Ulric Nijs: There are many aspects that I am particularly fond of in Agricole rums. The first and most obvious are the intense, fresh, grassy aromas followed by some light floral notes. These are unique to the category. You find these aromatic notes in some cachacas; but Agricole has the added benefit of a higher ABV, which I always look for.
My first introduction to this style of rum was in one of the best Mai-Tai I ever drank – I am very particular about this cocktail, as it is my litmus test for any bar I go to! The freshness of Agricole balances the dark, funk of Jamaican rums incredibly well. Although some of the original recipes for this cocktail mention an aged ‘French rum’, I much prefer a version with an un-aged rum. But I will admit that I almost never mix with an aged Agricole, as I am specifically looking for this floral character, and I find that the wooden aromas can be distracting.
My mixing style is decidedly simple, and I always try to highlight the character of the base product. Agricole rums suits this style very well, as it is quite assertive. However, I must point out that, in the recipe development stages, I would normally work with a molasses-based rum, and bring Agricole later into the creation process, when I need to highlight and/or focus fresher notes in the cocktail being developed.
The cocktail below is one that I recently used for a contract here in Bayreuth. It is made with Bologne Rum at 50%. The brief was to develop a cocktail menu for a brewery. I generally do not like to mix with beer, but I enjoy the floral and bitter aromas that hops bring. A long time ago I was reading Josh Sullivan’s excellent blog and came across a hops & grapefruit syrup! I LOVED the idea and have always wanted to use it in a cocktail. Hops and Agricole rums turned out to be – as far as I am concerned – a match made in heaven!
For the syrup, the recipe is as below:
TH: What is your recipe for ti punch?
Manon Sigari: I don’t use lemon juice but lime zest, which you squeeze at the bottom of the glass. Add a teaspoon of cane sugar, over 4 to 5 cl of 55% rum.
Helmut Barro: I don’t have a fixed recipe for a Ti’Punch. I like it to change every time I want one! The Ti’Punch is one of the few drinks where I absolutely refuse to use measuring tools when preparing it. And it has never disappointed me.
Ulric Nijs: Each prepares his own death as they say! This is one of these cocktails that is so personal and regional, it is often better to ask the consumer how they prefer theirs… The version in Mauritius is different to the version in Guadeloupe which is again different to the one in Martinique. So it’s best to ask!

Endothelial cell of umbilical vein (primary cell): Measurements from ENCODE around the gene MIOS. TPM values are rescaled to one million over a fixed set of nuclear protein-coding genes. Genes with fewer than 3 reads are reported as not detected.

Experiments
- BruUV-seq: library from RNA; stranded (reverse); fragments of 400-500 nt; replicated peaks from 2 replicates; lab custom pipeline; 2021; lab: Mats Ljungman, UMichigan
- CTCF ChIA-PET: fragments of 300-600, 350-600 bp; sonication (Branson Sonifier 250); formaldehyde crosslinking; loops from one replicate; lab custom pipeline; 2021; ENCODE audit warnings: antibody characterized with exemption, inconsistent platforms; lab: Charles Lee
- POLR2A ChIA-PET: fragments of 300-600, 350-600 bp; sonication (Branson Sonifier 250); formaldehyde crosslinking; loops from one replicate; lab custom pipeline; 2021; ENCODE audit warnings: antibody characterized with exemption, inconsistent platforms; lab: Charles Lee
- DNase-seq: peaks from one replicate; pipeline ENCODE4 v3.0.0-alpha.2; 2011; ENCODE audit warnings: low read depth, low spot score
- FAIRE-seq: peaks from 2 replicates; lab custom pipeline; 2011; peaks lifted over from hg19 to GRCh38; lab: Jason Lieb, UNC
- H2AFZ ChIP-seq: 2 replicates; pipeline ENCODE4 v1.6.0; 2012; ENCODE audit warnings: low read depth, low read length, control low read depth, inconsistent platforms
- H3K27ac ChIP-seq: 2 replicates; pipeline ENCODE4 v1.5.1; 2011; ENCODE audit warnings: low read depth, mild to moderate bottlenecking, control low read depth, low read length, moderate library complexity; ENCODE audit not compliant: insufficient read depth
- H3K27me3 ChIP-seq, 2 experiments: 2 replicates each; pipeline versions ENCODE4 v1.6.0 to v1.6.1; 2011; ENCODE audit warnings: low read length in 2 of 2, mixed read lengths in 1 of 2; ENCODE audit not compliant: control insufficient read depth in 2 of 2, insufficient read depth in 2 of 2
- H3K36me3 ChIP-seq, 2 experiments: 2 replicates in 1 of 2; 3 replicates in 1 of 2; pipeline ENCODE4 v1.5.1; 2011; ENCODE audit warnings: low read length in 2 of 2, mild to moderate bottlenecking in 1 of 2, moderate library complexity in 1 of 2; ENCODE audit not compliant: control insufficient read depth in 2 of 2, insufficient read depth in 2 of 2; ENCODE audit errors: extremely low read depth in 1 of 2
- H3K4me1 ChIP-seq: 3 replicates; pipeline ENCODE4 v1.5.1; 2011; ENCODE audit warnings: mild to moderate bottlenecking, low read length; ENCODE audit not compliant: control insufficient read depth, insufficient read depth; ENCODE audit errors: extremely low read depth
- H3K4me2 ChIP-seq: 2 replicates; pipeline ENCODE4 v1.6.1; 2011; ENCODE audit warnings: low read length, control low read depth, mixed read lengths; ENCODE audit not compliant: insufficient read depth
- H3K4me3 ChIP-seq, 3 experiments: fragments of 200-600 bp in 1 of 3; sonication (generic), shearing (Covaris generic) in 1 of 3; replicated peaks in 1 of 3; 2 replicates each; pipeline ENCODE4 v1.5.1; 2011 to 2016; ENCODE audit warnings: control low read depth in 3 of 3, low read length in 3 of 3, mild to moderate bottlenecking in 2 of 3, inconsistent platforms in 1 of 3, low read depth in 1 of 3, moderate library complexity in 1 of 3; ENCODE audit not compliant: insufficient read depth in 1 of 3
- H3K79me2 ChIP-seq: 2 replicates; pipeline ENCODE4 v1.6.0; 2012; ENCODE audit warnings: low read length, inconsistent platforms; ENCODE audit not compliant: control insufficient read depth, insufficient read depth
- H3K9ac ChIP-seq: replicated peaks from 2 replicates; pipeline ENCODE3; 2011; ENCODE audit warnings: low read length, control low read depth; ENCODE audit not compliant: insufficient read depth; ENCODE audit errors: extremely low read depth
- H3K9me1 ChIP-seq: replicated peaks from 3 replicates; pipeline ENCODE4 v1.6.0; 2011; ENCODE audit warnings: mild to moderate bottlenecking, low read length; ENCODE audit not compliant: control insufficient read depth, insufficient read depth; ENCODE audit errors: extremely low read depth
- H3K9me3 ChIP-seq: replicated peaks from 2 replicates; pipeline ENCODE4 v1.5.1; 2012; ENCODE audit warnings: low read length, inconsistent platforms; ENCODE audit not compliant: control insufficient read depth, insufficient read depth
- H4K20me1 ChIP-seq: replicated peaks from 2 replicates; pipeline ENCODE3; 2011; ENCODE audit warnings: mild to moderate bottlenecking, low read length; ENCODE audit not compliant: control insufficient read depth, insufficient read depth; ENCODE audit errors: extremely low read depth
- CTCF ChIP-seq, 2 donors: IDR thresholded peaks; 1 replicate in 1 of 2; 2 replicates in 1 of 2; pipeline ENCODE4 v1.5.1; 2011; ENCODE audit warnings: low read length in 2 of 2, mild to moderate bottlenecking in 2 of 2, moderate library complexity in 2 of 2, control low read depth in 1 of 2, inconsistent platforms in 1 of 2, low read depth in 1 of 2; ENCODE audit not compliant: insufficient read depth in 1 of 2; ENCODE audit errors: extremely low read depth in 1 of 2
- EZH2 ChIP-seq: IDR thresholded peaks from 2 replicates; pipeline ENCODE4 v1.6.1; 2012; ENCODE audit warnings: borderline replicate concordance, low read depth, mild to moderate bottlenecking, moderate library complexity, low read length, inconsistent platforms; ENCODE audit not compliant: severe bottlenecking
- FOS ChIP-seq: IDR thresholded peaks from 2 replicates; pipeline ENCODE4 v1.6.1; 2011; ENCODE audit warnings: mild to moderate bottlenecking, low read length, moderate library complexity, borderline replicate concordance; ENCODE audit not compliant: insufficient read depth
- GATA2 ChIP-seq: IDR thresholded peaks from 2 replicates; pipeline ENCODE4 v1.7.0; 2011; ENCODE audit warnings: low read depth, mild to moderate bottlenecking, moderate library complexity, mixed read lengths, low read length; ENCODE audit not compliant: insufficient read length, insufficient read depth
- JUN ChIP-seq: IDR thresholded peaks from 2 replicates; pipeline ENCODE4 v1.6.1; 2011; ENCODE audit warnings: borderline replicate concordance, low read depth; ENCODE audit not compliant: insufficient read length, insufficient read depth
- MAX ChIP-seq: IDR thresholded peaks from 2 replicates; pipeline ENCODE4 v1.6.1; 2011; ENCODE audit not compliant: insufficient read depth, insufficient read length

One thing is certain, the Ti-Punch is NOT a daiquiri, so I would never use lime juice; but the rest is up to you! I certainly recommend the actual fruit as I enjoy the counterpoint that the bitterness of the pulp and pith of the lime brings.
Ti’ Punch – Picture: SP PHOTOGRAPHIE © Distillerie Longueteau
TH: Most consumers don’t have the expertise of mixologists and don’t have all the ingredients you have. Would you have a simple recipe for consumers to make a good home-made cocktail?
Manon Sigari: Put 5 cl of 55% Longueteau in the shaker, a wedge of lime, some peach cordial, two or three leaves of fresh basil, 5 Sichuan peppercorns, 1 cl of white Vermouth blanc like La quintinye. Shake and serve over ice.
Helmut Barro: If you can’t get guavas, try to use pear, pineapple or mango to flavour the rum. Sometimes, simply replacing ingredients can produce some interesting recipes. With the base recipe mentioned above, there is no reason you can’t produce a whole set of tropical fruit cocktails for your guests: let them taste the full Caribbean experience!
Ulric Nijs: Again, I hold quite a controversial position on this; and I am sure I will get some heat for the following comment, but my view is: “if you do not like the base product, you will probably not like the end result!”
There is a reason why the Ti-Punch is so iconic – it allows the rum to express itself, so I would certainly recommend it as a foundation and start building on it! Switch the sugar for honey for example, it will bring out the sugarcane aromas, add some herbs (basil, rosemary, or even wood sorrel to bring some oxalic acid into the mix!)… Gradually build up the flavours, one ingredient at a time! If not, a Mai-Tai always works! 😀